Why Income Inequality Is the Wrong Question
Alternative perspective shifts the focus from wealth distribution to wealth creation and upward mobility for the masses.
Feb 06, 2019

Why Income Inequality Is the Wrong Question

Alternative View Shifts Focus to Poverty, Upward Mobility

Feb 06, 2019
As Featured In 
Academy of Management Review

People who worry about income inequality “in and of itself” are focusing on the wrong question, professor Rajshree Agarwal argues in a new paper from the University of Maryland’s Robert H. Smith School of Business.

She and a co-author from Florida State University lay out an alternate perspective that shifts the focus from wealth distribution to wealth creation. “Economic value creators worry less about how the pie is sliced,” Agarwal says. “They worry more about how the pie is made in the first place, so they can make more pies and more varieties.”

Writing in the Academy of Management Review, the authors distinguish income inequality — the uneven distribution of wealth — from other social concepts, including poverty and income mobility. 

“We question the focus on income inequality in and of itself and government intervention as a means to this end,” they write. “A belief that more should be done for the poor and to advance upward income mobility is not addressed by a focus on income inequality.”

People who conflate the concepts assume that society has a limited amount of wealth to distribute, so more for one person means less for another. The authors focus instead on economic growth through enterprise and markets — not a “fixed pie” distribution that creates haves and have-nots.

Unequal outcomes are a necessary part of this process, which is messy and often ends in failure. But society wins overall when heterogeneous individuals and firms pursue different visions, take risks and engage in economic experimentation.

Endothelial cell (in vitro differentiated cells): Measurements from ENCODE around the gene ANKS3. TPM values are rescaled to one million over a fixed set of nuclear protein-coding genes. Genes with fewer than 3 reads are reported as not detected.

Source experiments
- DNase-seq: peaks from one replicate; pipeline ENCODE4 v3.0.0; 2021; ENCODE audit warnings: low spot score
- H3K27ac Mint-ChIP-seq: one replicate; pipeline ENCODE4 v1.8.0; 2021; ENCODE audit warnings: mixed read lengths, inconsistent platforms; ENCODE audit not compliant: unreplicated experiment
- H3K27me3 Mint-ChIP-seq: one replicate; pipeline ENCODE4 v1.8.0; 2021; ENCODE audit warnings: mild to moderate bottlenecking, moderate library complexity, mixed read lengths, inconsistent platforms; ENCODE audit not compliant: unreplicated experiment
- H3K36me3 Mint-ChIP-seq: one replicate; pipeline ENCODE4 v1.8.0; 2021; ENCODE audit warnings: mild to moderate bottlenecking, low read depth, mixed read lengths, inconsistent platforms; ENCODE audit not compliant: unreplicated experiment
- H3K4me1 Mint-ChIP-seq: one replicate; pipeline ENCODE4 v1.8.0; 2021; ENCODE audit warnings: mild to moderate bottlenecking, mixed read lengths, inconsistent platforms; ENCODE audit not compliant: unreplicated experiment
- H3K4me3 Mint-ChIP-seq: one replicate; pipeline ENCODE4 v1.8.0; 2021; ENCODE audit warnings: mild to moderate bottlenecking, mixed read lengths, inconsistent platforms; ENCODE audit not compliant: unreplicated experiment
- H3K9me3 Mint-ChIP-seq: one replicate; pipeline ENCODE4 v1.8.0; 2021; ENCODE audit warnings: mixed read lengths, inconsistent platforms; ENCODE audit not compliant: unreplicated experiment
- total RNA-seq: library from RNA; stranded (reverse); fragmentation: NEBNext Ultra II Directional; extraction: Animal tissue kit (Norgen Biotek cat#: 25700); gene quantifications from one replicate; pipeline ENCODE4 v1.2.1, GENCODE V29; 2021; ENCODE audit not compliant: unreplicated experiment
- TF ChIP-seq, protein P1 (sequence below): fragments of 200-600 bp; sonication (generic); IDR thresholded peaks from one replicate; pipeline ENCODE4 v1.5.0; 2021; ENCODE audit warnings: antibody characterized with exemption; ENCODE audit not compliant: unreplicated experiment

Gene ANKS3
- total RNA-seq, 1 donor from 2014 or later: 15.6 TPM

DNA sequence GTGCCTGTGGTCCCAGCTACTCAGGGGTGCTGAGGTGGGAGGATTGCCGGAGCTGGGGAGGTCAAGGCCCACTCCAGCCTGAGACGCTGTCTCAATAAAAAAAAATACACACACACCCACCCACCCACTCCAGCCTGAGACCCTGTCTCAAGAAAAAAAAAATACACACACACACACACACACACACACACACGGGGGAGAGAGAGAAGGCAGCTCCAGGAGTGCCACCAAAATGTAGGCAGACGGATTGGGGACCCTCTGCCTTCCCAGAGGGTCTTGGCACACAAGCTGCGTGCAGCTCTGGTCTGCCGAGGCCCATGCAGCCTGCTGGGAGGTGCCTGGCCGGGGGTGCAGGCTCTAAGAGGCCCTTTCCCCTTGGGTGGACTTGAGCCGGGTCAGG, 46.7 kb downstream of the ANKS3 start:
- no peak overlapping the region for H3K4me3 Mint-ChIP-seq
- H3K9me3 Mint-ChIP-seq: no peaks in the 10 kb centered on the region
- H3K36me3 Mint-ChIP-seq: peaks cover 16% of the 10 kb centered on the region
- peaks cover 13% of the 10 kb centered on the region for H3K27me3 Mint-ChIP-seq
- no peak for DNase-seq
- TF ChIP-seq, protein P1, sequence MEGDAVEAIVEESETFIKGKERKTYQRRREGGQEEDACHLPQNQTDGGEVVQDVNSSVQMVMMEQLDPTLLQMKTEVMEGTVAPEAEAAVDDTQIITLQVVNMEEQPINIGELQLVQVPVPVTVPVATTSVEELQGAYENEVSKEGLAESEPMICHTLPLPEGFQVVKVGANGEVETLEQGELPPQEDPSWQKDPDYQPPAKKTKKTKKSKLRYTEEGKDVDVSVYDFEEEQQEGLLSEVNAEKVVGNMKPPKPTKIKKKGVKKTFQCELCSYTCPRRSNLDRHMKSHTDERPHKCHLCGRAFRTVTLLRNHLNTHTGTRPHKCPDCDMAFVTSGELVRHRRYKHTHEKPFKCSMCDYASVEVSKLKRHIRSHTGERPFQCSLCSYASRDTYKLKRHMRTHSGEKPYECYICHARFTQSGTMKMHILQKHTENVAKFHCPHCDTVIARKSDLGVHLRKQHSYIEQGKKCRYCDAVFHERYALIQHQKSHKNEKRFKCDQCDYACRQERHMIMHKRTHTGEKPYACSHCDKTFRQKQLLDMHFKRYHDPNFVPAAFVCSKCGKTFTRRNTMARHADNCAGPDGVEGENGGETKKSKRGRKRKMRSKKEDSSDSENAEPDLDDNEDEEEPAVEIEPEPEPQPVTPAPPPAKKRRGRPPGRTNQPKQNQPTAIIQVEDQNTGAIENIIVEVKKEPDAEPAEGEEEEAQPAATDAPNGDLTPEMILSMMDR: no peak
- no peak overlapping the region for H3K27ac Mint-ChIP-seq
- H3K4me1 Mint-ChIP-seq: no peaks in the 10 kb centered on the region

“Rather than being wasteful, this process is core to economic value creation,” the authors write.

Citing economics and management research, they further argue that efforts to reduce income inequality through government intervention run counter to the principles of political equality.

Such oversight may start with good intentions, but it invites uneven treatment by government and ultimately leads to cronyism.

Once the social planning begins, people already in power quickly learn how to turn the favoritism to their advantage. Using the same tools designed to help the poor, they serve themselves through subsidies, tax concessions and regulatory barriers against new market entrants.

“Government intervention to force greater income equality invites interest groups at both ends of the distribution to use political power to advance their own ends,” the authors write.

Even if government officials and their friends could always be benevolent rather than self-interested, they would lack the omniscience necessary to command an economy efficiently. “Social planners lack requisite information,” the authors write.

Their paper, a response to a 2018 review of three books on income inequality, calls for more scholarly attention to issues of poverty, income mobility and political equality.

“Absent conflation with these issues, we provide the alternative perspective that a focus on income inequality is unwarranted,” they write. “We call for a deep reformation of the mixed economy’s status quo.”

Read more: "Let’s Not Focus on Income Inequality," by Rajshree Agarwal and R. Michael Holmes Jr. at Florida State University, is featured in Academy of Management Review.

About the Author(s)

Rajshree Agarwal

Rajshree Agarwal is the Rudolph P. Lamone Chair and Professor in Entrepreneurship at the University of Maryland and director of the Ed Snider Center for Enterprise and Markets. Rajshree’s research interests focus on the implications of entrepreneurship and innovation for industry and firm evolution. Her recent projects examine the micro-foundations of macro phenomena, linking knowledge diffusion among firms, industries, and regions to the underlying mechanisms of employee entrepreneurship and mobility.

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